Monday, June 20, 2016

Side Effects and Digressions

You did not foresee some of the side effects and digressions about to spring forth when you began work on The One Hundred Novels You Must Read before You Write Your Own. Nor could you expect the work is taking so long, in large measure because the digressions and side effects are having such a disrupting effect on you.

By its title, the work suggests a readership of writers, perhaps dedicated readers, perhaps teachers of creative writing, perhaps as a supplementary reading for some literary  critical thinking classrooms.  

Closer to the truth, the reason you wanted to write this book is for these side trips and digressions of which you speak; in other words, the real audience is you. The excitement and impatience bordering on irritation are because the work could not have come to you, and presented itself so strongly as it did, at a worse time.

Forget the fact that, although two publishers have been less than polite in their response to the work, there are two places at the moment where interest is high, or that your literary agent is also eager for you to finish to your satisfaction, then move on.

The reason this is the worst time is also, in keeping with your belief that nothing bad ever happens to a writer, the best time because you are at once eager and frightened about the prospect of the fiction project you have in mind. Once again, The One Hundred Novels You Must Read caused you to link two writers you greatly admire, writers who, on first blush, seem almost antithetical to one another.

The two writers, and more to the point, their books, are William Faulkner, whose Absalom, Absalom is a whirlwind of narrative energy and complexity, reminiscent of James Joyce's Ulysses, playing with narrative as though it were information received from afar in the same way light from some distant stars is reaching us even after the star, itself, has died; and the Latin American writer, Manuel Puig, whose two novels, Betrayed by Rita Hayworth, and Heartbreak Tango use narrative as though it were a shuttlecock in a game of badminton.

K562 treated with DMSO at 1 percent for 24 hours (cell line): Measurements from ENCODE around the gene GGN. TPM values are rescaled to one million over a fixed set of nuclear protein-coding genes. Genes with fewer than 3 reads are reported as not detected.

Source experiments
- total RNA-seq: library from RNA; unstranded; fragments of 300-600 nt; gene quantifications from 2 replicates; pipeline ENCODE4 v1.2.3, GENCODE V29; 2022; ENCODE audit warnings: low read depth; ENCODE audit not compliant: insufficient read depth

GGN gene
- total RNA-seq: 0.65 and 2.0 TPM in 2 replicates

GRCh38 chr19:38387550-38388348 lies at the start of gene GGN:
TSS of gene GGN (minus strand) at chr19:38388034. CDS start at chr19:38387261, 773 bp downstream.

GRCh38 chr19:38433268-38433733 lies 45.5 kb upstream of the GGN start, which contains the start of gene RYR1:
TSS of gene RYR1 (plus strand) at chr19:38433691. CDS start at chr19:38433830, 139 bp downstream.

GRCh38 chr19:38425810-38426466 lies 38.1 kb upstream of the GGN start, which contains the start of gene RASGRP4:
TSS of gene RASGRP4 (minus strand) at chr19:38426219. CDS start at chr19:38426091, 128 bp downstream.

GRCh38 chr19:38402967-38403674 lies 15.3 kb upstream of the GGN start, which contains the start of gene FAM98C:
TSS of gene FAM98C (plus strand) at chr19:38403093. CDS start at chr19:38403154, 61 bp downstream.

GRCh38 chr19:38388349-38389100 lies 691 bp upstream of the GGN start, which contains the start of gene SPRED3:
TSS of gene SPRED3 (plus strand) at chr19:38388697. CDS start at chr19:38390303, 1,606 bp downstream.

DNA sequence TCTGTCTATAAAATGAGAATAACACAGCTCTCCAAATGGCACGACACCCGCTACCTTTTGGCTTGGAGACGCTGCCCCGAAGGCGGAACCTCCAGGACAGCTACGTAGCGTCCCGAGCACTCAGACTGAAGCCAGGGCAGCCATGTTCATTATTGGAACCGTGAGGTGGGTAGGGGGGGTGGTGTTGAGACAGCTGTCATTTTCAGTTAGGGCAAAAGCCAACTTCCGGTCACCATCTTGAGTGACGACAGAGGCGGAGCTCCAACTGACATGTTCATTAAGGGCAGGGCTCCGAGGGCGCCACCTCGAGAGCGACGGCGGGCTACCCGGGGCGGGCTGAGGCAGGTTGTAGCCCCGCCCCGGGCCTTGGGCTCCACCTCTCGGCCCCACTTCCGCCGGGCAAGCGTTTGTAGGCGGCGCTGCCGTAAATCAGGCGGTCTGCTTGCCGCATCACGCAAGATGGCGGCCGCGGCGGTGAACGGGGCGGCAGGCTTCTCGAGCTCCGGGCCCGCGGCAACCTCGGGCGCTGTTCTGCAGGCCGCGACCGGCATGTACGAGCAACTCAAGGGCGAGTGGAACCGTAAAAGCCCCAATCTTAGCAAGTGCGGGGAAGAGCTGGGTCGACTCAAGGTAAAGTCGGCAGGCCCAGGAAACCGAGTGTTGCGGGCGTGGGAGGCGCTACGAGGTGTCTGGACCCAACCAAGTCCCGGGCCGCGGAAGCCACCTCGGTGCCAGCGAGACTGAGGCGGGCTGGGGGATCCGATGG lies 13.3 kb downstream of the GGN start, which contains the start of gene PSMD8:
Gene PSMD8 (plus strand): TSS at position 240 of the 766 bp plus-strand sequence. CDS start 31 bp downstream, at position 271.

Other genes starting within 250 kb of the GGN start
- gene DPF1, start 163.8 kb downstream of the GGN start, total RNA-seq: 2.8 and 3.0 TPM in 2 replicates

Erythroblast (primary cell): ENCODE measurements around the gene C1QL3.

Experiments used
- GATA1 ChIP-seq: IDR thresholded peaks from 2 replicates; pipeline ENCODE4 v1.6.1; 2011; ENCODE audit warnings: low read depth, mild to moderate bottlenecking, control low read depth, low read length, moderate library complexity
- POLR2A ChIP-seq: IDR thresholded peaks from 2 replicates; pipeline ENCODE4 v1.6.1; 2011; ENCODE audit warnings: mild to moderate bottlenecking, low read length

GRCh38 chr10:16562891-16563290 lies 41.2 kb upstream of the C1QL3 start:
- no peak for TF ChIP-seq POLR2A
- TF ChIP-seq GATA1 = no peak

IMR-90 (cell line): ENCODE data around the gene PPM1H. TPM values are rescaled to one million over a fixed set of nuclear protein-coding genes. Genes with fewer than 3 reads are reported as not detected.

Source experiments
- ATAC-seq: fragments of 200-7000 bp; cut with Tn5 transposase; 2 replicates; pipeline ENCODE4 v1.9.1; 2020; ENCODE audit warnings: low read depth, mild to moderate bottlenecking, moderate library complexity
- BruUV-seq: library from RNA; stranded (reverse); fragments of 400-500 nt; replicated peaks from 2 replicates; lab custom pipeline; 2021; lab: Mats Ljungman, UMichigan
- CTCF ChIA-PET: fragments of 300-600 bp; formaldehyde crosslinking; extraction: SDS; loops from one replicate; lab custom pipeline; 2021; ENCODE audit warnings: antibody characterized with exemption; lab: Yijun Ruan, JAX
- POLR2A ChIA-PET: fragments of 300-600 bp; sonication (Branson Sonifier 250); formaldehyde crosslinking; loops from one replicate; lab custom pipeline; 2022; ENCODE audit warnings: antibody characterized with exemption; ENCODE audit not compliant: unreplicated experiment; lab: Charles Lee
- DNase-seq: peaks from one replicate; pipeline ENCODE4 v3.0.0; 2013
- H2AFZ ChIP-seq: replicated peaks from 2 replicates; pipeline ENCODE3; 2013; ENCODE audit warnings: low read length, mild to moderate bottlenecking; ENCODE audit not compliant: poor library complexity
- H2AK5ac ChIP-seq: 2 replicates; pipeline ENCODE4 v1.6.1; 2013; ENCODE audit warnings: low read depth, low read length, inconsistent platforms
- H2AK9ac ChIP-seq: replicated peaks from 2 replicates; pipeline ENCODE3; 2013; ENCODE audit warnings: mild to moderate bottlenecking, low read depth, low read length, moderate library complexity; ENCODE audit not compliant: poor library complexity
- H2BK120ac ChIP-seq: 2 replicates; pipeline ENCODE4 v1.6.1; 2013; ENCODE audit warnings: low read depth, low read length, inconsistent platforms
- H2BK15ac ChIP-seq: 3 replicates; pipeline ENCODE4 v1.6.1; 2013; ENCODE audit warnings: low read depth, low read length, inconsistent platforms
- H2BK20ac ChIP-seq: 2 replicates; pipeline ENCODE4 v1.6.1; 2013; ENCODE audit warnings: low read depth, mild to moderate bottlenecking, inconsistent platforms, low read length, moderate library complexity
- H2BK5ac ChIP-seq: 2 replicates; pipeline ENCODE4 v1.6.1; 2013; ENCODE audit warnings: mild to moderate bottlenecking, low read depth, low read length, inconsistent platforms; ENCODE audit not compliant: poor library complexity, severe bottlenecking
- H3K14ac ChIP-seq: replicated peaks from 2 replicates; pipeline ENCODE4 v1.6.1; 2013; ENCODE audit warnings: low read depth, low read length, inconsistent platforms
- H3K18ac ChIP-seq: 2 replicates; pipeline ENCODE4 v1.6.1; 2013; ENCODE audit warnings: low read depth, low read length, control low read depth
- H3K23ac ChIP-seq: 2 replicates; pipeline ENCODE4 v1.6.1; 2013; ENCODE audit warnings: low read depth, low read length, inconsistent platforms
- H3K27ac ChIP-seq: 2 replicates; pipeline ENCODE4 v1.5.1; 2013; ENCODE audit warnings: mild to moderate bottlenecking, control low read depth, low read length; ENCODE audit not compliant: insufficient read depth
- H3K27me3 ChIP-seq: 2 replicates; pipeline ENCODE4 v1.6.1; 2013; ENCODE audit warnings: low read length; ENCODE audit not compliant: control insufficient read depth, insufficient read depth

Reexamining Puig's work for inclusion in The Hundred Novels got you to thinking of how Faulkner, in his preoccupation with the effects of the past on present lives, stretched narrative to the point where, in Absalom, Absalom, in the early pages, a character recounts events which she says she'd seen. Then Faulkner replays the events from others who were there, trying to make sense of the past and the potential it has for tinting our vision of it.

Seen from the perspective of use of narrative, which is, in your terms,  an attempt to interpret past events before linking them to present day motives, you are able to state without equivocation that both Faulkner and Puig are writing detective novels in which the reader finds him/herself cast in the role of a private detective (as opposed to a sworn officer of the law), looking for some sense of truth as compensation, representing most of us, who do not consider themselves such great fans of sworn officers of the law.

In at least one way, this could all be oversimplification of the sort of oversimplification inherent in the statement: A successful university education educates you to understand you can never achieve sufficient education, only sufficient curiosity.  By those terms, worst case scenario from those hundred novels of the eponymous title is the relationships you continue to experience between what you read, what you take from your reading, what you write, and which questions your writing answer that cause you to have yet newer questions.

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